Commercial Street Boardwalk: Building a neighborhood coalition

By Reinette Senum

Just over three years ago, frustrated and angry merchants and residents filled the Nevada City City Council chambers to demand that the city do something about all the people and dogs strewn across lower Commercial Street sidewalks, intimidating visitors and blocking customers from entering businesses, and ultimately causing loss of business.

Soon after, a creative solution was identified and through a public process the Boardwalk on Commercial Street was built and installed. The ultimate goal was to alleviate this situation, as well as encourage more diversity and stimulate economic development.

Many people had said, “but why would you give ‘these people’ a place to sit?” Simply put, we have given those who were sitting on the sidewalks a place to sit so you and your visiting friends and relatives would not have to step over their dogs, backpacks, and legs or turn away because you couldn’t reach the front door of your favorite eating establishment.

If we were to push “these peoples” off of these particular sidewalks, they would simply go to another sidewalk and create the same set of problems.

For the first time in over 30 years we no longer have the issues of a multitude of people regularly sitting on the sidewalks and doorsteps. For the first time, we are actually moving towards solution.

With the support of many businesses, organizations, residents, students, and police who are engaged and committed to turning things around on a step-by-step daily basis, we have become a neighborhood coalition of sorts.

In spite of a small handful of vocal opponents of the Boardwalk, it has become clear according to the official 2012 survey that the Boardwalk is doing what it was intended to do.

Sidewalk congestion has been reduced by over 90 percent and a diversity has been fostered on lower Commercial Street that includes grandparents, families, teens, children, visitors, regulars, shoppers, and husbands relaxing as their wives shop and, yes, the homeless and marginalized.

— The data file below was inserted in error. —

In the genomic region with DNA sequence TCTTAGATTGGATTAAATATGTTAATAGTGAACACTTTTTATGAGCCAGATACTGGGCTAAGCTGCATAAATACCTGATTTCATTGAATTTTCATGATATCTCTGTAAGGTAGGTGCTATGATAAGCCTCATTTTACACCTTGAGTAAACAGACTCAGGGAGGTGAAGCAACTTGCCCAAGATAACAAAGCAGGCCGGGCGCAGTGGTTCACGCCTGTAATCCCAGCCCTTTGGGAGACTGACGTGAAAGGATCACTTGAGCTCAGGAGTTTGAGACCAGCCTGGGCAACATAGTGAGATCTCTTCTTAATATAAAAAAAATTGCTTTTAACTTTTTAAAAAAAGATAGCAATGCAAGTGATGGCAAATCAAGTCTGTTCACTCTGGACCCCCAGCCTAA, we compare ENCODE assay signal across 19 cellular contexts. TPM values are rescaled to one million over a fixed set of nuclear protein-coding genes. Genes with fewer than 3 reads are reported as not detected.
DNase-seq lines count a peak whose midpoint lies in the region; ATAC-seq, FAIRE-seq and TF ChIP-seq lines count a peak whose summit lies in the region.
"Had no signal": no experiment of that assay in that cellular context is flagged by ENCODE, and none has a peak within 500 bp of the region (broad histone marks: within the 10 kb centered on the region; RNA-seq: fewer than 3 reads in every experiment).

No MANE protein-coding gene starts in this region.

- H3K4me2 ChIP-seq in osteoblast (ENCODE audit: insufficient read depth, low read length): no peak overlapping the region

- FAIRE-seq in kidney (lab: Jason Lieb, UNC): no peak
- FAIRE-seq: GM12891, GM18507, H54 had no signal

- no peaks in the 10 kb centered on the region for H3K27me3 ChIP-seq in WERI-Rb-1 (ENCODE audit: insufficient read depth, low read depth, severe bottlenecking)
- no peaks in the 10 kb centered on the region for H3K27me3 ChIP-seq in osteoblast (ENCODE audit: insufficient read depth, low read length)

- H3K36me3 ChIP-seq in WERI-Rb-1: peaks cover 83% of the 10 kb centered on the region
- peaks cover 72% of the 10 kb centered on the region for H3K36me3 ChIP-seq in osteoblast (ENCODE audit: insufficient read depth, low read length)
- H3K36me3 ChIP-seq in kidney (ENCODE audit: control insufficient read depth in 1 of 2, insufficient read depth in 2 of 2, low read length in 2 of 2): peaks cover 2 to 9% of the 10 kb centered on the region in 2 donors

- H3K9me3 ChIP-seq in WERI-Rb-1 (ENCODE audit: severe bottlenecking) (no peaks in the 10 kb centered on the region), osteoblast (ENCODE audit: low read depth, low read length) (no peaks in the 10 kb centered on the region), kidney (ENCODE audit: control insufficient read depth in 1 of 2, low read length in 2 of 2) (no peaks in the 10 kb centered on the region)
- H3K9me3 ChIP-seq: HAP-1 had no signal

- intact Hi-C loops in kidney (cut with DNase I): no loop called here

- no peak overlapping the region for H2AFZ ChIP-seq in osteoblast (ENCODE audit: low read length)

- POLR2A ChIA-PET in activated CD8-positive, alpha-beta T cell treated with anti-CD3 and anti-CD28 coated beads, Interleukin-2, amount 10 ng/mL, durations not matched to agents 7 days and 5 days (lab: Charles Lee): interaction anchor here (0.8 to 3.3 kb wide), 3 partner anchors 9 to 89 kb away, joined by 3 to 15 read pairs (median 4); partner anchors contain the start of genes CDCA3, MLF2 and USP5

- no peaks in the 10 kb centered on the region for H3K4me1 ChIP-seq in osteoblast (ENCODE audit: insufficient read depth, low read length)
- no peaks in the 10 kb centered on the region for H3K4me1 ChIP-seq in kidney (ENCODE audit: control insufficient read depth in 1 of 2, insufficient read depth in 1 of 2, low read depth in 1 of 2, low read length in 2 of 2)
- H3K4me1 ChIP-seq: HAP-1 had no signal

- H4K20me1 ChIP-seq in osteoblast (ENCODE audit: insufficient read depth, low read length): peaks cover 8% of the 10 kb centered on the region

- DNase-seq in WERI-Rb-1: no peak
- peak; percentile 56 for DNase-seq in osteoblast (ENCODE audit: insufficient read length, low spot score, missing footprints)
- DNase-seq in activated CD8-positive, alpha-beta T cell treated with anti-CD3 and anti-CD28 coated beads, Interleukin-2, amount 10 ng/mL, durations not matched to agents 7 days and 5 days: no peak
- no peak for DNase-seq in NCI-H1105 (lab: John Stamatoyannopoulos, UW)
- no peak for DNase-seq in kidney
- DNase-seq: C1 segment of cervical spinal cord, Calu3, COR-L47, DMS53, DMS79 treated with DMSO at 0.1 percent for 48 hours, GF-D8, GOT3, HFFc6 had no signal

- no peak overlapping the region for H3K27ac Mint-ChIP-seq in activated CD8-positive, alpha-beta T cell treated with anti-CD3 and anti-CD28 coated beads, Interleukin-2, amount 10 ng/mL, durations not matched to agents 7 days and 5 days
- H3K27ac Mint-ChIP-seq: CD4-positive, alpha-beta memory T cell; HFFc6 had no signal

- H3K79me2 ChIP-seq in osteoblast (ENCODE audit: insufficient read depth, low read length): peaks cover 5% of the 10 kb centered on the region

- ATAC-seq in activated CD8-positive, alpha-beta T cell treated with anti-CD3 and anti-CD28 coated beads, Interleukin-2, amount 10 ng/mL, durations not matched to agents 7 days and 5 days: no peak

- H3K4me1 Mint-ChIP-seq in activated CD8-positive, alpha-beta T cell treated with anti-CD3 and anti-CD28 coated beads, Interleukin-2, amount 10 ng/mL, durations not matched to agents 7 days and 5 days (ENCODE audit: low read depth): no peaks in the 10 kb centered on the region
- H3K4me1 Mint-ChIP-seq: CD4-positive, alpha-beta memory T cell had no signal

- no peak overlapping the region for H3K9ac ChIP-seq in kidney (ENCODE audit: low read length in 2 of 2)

Somehow, we are getting along. This is an amazing turn around from just over two years ago.

Are there still issues on Commercial Street? You better believe there are. But as long as there are issues throughout Nevada City and in communities across the nation, there will be issues on the Boardwalk.

The Boardwalk does not exist in a vacuum and it’s important that people distinguish between Boardwalk issues and city/police issues at large. Smoking, drinking, illicit activity, and an influx of trimmigrants are all city and county-wide issues and must be addressed as such.

However, we are not deterred by what we face on our streets. We are continually developing creative ways to alleviate these challenges through daily outreach and communications. We are engaging the neighborhood as much as we can. Some want to be involved, and some do not. This is everyone’s choice.

There is a saying, you can’t control the winds, but you can adjust your sails. The Boardwalk is the epitome of this.

There is no silver bullet to Nevada City’s challenges. There will only be a series of small steps to success and the Boardwalk is currently one of those steps.

For the first time we are reclaiming interrelations within our community because we simply can no longer afford such “dangerous otherness.” On the Boardwalk, we are willing to work with whoever crosses our path.

Today, we have businesses taking ownership of the Boardwalk by bringing the chairs, tables, and umbrellas in at night and out in the morning.


We have volunteers who water and clean the Boardwalk, businesses donating plants to the planter boxes; musicians sharing their music; knitters and grandmothers sharing their craft with our youth; spontaneous chess games, students waiting for their parents to pick them up after school, as well as business owners and their employees getting to know the names of many who frequent our streets regularly.

Today respectful relationships are developing where there were few relationships before.

Commercial Street is experiencing a vitality and color it has not seen in many years: teens enjoying Open Mic Night on Mondays evenings at Café Mekka, live music during the Acoustic Thursdays series, the First Friday Art Walk, and the transformation of the Boardwalk for a Farm to Table Banquet: all of these activities converting Commercial Street into a vibrant heart of Nevada City.

Throwing shortsighted stones into the path of solutions never helps anyone. Our progress is evident and if the Boardwalk is removed, those who are no longer obstructing the sidewalk and stoops will return, and we would lose all the advancements made as well as any future opportunities for continued community building.

Reinette Senum is a former mayor of Nevada City.

Photo: Lisa Redfern (top) and Hojji Firemaker Photography (lower)

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